Over the next three years, Wiseau writes The Room, and presents it to Sestero. Despite recognizing its incoherence, Sestero insists to Wiseau that the script is great. Wiseau offers him the role of Mark, along with an associate producer credit. Sestero reluctantly accepts. They rent out Birns & Sawyer, a production house in North Hollywood. Wiseau insists on buying all of the production equipment himself, as well as insisting that the film be shot on 35mm film and HD Digital simultaneously. The employees of Birns & Sawyer introduce Wiseau to Raphael Smadja and Sandy Schklair, who work as his cinematographer and script supervisor respectively. Schklair, however, essentially performs all the director responsibilities for Wiseau. Production initially starts out smooth, but Wiseau grows increasingly narcissistic and demanding. He verbally lashes out at crew members, repeatedly forgets his lines, shows up late nearly every day, and refuses to supply his crew with basic needs such as drinking water. This culminates in Carolyn Minnott (who plays Claudette) fainting from exhaustion.
The crew grows more resentful of Wiseau, with many questioning his behavior despite an endless supply of money that nobody knows the source of. During prep for a sex scene, Wiseau humiliates Juliette Danielle (who plays Lisa) by pointing out how "disgusting" her body acne is in front of the entire crew. Smadja reaches his limit, and Wiseau briefly fires him. Having filmed near-constant behind-the-scenes footage, Wiseau reveals that he knows everybody hates him, and believes that nobody, including Sestero, is interested in seeing his vision through. One afternoon, Sestero and Amber happen upon Malcolm in the Middle star Bryan Cranston, who invites the bearded Sestero to fill in for a small lumberjack part in a Malcolm episode currently shooting. Sestero begs Wiseau to postpone shooting his beard-free scenes by a day to accommodate Cranston's opportunity, but Wiseau refuses, disillusioning Sestero even further and causing Amber to split up with him. On the last day of shooting, Sestero finally calls Wiseau out for being entitled and selfish throughout the course of their friendship, and questioning his age, background, and source of income. They get into a brief physical altercation and do not see each other for eight months.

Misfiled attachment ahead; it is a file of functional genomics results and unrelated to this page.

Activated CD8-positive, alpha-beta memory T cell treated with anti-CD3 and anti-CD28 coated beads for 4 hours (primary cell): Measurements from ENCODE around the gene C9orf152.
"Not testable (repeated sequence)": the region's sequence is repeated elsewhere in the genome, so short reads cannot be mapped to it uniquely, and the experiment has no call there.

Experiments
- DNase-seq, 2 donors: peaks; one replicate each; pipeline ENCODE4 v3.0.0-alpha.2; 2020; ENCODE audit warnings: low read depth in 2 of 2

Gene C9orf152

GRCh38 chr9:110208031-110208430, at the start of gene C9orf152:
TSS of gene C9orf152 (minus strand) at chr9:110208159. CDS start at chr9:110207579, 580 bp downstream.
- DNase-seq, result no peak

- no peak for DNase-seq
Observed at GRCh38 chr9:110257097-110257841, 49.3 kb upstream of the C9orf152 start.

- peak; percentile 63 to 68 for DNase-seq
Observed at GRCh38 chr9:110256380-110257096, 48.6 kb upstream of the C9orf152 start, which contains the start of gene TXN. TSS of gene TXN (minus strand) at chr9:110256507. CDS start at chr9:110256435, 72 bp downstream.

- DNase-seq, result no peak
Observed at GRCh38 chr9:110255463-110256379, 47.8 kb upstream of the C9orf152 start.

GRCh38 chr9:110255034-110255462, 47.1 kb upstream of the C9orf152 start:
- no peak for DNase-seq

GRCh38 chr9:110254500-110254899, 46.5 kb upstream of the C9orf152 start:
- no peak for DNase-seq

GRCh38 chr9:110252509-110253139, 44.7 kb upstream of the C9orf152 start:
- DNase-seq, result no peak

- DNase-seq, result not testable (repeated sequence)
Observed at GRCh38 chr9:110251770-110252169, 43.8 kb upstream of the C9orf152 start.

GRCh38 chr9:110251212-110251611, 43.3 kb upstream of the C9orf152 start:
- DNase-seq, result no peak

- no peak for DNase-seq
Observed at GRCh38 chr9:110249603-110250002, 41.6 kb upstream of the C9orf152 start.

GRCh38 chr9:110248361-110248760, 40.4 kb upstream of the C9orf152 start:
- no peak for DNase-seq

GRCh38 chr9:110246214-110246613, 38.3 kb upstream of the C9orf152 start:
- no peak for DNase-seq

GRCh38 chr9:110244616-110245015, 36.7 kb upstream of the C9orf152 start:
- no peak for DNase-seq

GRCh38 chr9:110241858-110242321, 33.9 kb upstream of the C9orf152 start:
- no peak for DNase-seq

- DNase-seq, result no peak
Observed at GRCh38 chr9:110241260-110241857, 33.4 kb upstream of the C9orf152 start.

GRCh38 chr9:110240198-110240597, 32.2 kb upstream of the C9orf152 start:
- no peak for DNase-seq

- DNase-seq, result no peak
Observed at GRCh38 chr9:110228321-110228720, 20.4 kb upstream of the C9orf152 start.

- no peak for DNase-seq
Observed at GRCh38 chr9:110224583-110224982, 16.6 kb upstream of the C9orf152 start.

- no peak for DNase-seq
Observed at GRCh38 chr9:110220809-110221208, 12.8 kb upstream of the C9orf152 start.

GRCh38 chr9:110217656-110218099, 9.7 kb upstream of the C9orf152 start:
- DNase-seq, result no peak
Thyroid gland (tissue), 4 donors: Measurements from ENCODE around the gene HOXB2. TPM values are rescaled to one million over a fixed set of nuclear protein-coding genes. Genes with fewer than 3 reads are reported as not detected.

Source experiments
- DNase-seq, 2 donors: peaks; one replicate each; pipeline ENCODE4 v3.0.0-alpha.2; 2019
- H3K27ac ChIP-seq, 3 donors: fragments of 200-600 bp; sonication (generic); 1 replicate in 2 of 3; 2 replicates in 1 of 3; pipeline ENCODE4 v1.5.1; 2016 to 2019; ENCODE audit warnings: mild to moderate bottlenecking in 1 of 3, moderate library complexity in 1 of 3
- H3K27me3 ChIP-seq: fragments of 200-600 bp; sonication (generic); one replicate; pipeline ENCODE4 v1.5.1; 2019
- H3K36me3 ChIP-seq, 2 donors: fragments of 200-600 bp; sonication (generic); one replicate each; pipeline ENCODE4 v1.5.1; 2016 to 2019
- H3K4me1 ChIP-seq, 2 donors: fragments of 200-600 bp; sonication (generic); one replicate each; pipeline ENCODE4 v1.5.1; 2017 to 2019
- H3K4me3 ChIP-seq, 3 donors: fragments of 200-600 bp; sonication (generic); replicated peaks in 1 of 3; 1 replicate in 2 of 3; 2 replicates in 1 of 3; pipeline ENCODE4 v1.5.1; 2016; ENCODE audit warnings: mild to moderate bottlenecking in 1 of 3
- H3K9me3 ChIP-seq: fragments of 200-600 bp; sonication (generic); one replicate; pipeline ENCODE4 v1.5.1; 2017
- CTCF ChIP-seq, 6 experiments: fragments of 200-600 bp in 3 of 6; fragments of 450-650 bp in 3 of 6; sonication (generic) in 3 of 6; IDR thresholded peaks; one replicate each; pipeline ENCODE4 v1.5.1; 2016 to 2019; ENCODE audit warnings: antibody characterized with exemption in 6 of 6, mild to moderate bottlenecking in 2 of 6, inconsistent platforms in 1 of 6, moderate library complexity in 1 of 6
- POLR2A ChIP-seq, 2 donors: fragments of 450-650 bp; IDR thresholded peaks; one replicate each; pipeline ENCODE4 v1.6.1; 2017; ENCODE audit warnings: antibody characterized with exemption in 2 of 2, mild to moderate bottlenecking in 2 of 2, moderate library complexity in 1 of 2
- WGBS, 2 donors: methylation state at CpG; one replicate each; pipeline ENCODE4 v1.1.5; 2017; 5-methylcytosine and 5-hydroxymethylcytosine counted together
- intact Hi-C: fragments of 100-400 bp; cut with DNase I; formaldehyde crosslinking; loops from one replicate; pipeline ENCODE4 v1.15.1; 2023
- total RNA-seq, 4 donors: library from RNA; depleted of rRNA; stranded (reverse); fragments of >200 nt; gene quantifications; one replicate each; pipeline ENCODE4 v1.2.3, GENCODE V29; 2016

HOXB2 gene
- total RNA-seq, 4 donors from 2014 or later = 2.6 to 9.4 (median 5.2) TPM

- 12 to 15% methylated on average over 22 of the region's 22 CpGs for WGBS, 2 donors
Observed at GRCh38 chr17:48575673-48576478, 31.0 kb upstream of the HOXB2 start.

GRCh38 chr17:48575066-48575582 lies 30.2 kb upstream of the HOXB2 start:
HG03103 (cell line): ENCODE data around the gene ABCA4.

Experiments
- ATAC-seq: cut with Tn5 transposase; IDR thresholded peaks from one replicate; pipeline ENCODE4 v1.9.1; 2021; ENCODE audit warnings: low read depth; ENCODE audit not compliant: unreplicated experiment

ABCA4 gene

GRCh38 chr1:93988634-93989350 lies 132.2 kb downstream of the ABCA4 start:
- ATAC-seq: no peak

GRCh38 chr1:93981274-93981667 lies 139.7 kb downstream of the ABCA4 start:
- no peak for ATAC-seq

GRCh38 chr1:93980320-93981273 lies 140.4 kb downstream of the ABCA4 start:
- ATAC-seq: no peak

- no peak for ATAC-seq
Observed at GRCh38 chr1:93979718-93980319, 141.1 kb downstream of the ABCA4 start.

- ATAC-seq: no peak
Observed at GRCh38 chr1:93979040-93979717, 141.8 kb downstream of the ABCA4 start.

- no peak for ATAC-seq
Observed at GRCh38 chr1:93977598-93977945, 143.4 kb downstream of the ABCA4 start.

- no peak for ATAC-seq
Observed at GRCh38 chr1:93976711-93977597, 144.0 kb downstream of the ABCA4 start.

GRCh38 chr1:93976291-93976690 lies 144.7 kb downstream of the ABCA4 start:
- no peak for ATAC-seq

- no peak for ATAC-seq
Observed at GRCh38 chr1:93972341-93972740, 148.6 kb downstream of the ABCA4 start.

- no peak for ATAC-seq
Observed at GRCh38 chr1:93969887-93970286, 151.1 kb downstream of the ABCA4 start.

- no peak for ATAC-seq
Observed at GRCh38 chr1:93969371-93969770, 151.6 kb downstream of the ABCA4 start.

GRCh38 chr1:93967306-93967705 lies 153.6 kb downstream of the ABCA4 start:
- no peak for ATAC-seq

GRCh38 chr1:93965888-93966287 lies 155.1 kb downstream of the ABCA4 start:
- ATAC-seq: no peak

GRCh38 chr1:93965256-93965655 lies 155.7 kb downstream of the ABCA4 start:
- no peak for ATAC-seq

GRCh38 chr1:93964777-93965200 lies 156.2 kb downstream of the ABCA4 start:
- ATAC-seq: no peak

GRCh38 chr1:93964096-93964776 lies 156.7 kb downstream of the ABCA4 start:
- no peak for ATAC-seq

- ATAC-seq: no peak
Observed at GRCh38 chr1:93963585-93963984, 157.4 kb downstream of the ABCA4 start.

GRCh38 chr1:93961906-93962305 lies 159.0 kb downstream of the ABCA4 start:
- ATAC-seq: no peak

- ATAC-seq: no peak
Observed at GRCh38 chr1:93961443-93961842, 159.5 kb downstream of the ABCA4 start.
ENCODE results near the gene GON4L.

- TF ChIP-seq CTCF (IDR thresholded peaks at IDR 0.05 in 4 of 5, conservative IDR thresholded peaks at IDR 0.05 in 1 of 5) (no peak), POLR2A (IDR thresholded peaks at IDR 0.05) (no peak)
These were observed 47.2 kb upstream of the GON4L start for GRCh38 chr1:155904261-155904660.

Eventually, Wiseau invites Sestero to the premiere of The Room. To Sestero's surprise, Schklair, Smadja, and the entire cast and crew attend. Wiseau introduces the film, and as it goes on, the entire audience gradually erupts in laughter over the horribly made movie. Wiseau walks out of the theater, upset with this reaction, but Sestero comforts him, telling him that while it may not have been the response he hoped to receive, they've never seen an audience have a better time at the movies. With this bit of perspective, Wiseau returns to the front of the theater as the credits roll, takes credit for his "comedic" movie, and receives a standing ovation from the audience.
Real-life clips of Wiseau attending screenings of The Room play, and title cards explain that the film made $1,800 against its reported $6 million budget during its initial release (Wiseau kept it running for two more weeks, allegedly to qualify for the Academy Awards), but has since become a profitable cult film. Wiseau and Sestero remain friends, and to this day, Wiseau's age, past life and source of income remain a mystery. Scenes from The Room are then compared side-by-side with reenactments of the scenes preformed by The Disaster Artist's cast.
In a post-credits scene, Wiseau has an odd verbal exchange with Henry (played by the real Tommy Wiseau), who offers to hang out, but Wiseau refuses.